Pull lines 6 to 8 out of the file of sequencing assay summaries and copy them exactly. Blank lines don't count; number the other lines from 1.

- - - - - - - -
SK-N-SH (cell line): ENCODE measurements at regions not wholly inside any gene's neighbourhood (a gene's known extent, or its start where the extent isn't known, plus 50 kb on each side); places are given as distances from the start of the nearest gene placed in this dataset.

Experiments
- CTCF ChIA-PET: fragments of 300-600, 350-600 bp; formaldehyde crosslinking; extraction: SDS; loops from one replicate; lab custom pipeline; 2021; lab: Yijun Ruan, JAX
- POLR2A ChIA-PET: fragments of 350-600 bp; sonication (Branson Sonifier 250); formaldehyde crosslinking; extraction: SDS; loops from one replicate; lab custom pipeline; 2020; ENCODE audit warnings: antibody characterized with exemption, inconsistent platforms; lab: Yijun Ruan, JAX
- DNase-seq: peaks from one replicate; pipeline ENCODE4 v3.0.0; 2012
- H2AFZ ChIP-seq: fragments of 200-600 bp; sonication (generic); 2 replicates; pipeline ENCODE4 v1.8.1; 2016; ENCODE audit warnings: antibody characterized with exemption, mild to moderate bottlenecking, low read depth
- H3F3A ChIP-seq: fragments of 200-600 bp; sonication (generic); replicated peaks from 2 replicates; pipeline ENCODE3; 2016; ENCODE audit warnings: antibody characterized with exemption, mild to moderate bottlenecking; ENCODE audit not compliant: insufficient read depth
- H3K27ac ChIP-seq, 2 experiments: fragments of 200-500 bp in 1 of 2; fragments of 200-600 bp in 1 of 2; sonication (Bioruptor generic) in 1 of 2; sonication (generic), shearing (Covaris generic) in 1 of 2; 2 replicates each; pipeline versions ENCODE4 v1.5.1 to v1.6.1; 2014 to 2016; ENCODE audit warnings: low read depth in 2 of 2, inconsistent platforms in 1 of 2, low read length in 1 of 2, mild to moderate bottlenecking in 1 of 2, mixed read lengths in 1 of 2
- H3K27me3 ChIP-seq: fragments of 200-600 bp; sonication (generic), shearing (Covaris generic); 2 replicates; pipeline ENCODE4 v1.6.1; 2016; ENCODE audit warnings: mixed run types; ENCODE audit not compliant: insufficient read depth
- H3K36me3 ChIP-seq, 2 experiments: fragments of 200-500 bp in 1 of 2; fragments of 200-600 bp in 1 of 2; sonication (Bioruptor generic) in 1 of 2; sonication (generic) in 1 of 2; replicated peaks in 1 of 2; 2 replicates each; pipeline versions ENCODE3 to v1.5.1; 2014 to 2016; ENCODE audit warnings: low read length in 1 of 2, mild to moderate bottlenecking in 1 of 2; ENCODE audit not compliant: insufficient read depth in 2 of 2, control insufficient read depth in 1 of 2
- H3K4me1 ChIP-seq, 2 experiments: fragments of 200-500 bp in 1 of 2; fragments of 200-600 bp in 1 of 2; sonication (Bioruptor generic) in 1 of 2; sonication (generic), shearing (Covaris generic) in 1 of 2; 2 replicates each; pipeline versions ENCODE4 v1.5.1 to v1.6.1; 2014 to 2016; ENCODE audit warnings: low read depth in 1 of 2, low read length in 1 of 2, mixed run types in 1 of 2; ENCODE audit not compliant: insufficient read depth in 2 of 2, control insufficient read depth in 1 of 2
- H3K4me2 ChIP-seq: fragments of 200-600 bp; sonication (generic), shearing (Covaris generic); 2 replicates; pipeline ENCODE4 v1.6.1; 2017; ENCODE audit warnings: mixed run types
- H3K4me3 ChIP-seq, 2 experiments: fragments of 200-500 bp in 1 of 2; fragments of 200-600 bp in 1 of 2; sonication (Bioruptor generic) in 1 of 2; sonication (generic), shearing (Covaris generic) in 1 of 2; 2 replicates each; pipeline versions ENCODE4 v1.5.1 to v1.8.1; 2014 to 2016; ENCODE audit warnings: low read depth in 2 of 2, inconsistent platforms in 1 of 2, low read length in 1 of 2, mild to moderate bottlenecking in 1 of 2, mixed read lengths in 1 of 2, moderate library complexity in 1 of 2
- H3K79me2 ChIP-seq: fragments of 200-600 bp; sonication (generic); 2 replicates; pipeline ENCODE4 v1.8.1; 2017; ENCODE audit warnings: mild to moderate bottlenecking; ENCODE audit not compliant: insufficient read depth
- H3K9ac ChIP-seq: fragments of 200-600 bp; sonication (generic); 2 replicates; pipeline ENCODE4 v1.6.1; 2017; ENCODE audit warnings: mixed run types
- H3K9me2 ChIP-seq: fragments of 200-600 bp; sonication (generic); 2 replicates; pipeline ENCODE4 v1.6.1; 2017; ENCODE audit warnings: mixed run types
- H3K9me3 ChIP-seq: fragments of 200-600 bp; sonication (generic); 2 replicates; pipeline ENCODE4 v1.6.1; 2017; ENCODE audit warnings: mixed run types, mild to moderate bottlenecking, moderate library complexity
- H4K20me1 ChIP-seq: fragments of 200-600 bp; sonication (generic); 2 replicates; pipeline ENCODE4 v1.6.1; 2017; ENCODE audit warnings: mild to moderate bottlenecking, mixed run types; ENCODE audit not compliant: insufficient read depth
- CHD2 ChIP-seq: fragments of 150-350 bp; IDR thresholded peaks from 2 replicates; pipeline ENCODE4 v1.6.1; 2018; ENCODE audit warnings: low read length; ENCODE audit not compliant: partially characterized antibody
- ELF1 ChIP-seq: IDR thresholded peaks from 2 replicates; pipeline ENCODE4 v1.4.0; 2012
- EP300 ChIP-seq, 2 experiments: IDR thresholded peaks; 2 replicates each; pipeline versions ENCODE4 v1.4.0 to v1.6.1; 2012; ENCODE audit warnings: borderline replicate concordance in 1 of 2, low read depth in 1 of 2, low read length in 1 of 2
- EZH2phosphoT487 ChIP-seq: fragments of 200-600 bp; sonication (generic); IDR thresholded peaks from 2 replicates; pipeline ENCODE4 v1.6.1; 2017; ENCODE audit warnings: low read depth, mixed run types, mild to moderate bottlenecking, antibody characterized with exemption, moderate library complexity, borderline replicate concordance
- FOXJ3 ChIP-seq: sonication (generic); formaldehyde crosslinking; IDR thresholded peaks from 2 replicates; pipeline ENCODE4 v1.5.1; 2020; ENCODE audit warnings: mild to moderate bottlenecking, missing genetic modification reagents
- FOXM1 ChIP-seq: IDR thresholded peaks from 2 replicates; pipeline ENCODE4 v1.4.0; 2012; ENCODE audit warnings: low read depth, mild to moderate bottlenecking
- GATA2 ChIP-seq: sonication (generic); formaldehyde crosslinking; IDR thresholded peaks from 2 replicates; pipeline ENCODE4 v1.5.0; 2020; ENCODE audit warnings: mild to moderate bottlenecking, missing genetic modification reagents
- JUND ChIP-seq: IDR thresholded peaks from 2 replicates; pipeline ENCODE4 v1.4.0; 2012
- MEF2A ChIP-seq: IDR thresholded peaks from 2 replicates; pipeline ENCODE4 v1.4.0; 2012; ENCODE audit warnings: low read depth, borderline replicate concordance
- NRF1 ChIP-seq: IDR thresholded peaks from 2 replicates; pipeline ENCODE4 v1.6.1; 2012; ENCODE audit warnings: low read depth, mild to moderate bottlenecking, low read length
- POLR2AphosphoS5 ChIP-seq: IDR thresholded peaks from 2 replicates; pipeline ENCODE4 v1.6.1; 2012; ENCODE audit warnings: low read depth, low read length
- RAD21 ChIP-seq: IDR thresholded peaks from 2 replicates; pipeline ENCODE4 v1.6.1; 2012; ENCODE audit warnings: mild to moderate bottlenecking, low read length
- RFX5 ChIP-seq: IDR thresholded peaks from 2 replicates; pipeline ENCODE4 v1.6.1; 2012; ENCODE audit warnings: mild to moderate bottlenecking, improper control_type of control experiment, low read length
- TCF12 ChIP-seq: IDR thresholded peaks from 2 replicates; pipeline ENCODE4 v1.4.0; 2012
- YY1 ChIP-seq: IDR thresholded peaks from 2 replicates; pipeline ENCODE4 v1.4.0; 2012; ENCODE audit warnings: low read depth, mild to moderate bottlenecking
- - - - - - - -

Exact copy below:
- H2AFZ ChIP-seq: fragments of 200-600 bp; sonication (generic); 2 replicates; pipeline ENCODE4 v1.8.1; 2016; ENCODE audit warnings: antibody characterized with exemption, mild to moderate bottlenecking, low read depth
- H3F3A ChIP-seq: fragments of 200-600 bp; sonication (generic); replicated peaks from 2 replicates; pipeline ENCODE3; 2016; ENCODE audit warnings: antibody characterized with exemption, mild to moderate bottlenecking; ENCODE audit not compliant: insufficient read depth
- H3K27ac ChIP-seq, 2 experiments: fragments of 200-500 bp in 1 of 2; fragments of 200-600 bp in 1 of 2; sonication (Bioruptor generic) in 1 of 2; sonication (generic), shearing (Covaris generic) in 1 of 2; 2 replicates each; pipeline versions ENCODE4 v1.5.1 to v1.6.1; 2014 to 2016; ENCODE audit warnings: low read depth in 2 of 2, inconsistent platforms in 1 of 2, low read length in 1 of 2, mild to moderate bottlenecking in 1 of 2, mixed read lengths in 1 of 2